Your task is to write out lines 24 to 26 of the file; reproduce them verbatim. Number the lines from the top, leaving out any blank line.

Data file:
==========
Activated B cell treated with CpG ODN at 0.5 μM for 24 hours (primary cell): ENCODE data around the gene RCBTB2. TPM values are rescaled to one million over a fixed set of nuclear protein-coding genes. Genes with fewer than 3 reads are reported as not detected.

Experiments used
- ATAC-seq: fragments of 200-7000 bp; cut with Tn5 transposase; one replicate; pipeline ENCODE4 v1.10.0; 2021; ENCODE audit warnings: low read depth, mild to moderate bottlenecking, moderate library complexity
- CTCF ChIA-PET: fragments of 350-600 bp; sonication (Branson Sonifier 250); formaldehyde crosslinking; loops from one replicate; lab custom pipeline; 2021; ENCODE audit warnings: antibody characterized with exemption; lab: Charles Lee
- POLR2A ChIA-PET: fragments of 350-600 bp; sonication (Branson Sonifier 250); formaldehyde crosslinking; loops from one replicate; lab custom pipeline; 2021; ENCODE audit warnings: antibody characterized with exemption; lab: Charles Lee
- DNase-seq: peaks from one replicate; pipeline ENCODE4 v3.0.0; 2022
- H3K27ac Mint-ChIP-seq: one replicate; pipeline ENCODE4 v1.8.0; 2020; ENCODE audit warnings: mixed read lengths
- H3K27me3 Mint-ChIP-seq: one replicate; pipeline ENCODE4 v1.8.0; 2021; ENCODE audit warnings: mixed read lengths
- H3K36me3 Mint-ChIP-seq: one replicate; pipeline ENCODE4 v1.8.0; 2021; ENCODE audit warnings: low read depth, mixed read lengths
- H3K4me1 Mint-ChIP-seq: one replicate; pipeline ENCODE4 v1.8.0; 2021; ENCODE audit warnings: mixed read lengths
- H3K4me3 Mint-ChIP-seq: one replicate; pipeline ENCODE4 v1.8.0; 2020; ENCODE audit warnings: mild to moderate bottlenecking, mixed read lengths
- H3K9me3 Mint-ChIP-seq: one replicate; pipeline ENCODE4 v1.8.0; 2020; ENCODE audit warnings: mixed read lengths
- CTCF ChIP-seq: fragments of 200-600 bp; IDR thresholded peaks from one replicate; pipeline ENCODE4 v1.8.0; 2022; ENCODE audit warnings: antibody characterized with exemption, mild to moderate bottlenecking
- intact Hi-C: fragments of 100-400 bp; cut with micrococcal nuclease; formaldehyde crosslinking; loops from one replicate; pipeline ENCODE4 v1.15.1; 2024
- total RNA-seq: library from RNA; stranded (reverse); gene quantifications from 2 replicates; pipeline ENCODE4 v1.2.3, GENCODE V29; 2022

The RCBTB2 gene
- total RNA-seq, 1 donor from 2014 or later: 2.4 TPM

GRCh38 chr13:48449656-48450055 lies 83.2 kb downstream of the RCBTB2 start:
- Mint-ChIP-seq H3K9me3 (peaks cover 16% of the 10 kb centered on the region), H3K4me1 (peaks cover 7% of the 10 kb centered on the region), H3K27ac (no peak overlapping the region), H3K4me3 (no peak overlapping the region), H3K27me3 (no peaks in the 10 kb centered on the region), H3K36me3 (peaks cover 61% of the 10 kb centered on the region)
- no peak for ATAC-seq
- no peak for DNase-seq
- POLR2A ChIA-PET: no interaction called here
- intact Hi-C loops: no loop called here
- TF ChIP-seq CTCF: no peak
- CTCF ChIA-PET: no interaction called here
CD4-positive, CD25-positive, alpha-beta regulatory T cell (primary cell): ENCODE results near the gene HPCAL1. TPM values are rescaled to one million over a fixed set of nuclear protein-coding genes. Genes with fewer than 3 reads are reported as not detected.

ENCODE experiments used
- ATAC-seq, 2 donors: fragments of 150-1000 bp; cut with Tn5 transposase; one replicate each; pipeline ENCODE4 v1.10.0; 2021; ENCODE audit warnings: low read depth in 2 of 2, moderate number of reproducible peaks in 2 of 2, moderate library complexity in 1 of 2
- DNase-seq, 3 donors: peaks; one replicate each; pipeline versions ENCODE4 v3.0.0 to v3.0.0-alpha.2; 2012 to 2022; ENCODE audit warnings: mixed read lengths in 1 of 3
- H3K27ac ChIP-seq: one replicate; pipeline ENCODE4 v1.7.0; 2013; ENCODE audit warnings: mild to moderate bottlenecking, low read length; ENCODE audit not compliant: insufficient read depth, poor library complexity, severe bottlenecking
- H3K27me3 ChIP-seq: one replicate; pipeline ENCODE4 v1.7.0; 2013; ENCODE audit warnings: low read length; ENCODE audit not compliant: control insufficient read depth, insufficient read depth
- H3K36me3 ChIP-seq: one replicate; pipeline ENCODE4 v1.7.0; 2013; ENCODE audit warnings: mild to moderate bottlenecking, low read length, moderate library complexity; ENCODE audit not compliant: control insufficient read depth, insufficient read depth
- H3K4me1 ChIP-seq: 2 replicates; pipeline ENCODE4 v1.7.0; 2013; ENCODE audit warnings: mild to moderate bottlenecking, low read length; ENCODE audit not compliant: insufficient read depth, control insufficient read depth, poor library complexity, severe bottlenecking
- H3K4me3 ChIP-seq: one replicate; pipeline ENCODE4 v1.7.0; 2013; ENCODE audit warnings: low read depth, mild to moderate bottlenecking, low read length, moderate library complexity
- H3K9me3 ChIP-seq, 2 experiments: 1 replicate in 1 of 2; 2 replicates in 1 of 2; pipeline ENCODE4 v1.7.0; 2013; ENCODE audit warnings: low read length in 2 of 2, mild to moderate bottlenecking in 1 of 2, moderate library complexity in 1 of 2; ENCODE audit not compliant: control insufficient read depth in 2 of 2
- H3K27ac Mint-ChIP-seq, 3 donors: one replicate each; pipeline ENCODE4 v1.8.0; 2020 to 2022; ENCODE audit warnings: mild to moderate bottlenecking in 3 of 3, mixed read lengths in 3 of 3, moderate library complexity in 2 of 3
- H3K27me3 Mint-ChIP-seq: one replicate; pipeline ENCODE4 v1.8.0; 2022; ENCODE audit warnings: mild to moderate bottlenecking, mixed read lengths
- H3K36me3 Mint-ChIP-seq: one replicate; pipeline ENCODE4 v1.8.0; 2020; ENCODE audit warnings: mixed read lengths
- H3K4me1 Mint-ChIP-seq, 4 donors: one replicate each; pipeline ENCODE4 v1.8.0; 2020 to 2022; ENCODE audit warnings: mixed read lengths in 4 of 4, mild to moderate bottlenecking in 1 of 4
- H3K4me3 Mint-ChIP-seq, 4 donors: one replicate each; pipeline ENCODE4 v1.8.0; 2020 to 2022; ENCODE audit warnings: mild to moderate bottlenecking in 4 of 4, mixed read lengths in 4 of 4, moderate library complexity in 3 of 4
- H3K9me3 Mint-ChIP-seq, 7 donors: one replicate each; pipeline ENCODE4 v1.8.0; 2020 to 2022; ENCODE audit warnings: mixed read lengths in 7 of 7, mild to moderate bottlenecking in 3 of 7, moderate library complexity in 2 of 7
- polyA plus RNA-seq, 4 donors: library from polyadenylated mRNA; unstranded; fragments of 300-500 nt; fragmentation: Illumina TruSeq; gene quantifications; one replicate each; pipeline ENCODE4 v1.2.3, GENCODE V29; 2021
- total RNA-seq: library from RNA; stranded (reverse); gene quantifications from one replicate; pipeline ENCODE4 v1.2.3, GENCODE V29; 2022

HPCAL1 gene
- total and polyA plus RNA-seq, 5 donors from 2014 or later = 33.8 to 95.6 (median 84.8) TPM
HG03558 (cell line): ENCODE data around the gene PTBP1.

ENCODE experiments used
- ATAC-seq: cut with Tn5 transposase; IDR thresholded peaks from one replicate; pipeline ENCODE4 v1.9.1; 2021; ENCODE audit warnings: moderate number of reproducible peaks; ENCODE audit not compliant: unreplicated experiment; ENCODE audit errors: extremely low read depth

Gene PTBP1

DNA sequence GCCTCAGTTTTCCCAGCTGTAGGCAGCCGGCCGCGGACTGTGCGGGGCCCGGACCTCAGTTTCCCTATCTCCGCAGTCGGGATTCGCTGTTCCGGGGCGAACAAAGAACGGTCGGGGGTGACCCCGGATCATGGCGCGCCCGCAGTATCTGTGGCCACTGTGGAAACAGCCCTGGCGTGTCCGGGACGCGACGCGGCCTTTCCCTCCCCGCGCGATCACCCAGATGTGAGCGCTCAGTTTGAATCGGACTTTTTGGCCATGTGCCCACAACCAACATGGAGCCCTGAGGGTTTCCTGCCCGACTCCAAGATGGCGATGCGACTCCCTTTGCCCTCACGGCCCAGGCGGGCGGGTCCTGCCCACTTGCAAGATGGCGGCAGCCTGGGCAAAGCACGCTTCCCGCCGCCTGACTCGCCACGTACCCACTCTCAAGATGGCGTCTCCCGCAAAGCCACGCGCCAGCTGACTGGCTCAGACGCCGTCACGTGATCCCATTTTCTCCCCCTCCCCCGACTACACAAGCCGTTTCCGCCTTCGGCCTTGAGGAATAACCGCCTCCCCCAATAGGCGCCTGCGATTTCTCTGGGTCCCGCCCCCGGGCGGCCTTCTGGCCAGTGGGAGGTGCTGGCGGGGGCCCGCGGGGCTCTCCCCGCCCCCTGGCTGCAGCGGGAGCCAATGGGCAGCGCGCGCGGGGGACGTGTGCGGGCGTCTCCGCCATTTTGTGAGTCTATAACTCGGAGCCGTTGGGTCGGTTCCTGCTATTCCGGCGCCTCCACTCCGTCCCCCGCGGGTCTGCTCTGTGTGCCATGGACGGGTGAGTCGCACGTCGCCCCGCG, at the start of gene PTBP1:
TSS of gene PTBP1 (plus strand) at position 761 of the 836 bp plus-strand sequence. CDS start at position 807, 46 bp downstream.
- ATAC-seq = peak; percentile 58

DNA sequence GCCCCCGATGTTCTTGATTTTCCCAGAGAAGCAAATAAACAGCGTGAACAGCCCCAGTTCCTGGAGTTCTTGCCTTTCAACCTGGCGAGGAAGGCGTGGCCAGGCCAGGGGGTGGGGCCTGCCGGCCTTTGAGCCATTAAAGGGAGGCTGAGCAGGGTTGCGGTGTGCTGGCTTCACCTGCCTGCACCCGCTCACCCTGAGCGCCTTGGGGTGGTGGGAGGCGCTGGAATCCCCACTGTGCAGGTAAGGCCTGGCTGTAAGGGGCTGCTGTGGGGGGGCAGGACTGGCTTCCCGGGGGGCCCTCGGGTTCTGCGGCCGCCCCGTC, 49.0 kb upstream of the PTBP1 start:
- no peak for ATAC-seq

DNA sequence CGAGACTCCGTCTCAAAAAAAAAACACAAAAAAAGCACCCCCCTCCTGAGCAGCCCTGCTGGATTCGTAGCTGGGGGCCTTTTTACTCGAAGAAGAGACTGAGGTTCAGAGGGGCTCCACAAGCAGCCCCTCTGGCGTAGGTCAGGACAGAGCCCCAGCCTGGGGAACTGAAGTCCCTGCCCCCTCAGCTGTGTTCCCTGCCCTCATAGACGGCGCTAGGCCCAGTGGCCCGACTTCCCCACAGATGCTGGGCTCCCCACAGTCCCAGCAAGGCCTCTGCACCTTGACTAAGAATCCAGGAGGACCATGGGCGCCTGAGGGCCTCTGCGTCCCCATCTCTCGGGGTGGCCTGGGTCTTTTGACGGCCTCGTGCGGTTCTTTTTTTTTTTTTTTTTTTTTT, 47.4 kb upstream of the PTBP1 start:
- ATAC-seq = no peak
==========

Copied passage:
- TF ChIP-seq CTCF: no peak
- CTCF ChIA-PET: no interaction called here
CD4-positive, CD25-positive, alpha-beta regulatory T cell (primary cell): ENCODE results near the gene HPCAL1. TPM values are rescaled to one million over a fixed set of nuclear protein-coding genes. Genes with fewer than 3 reads are reported as not detected.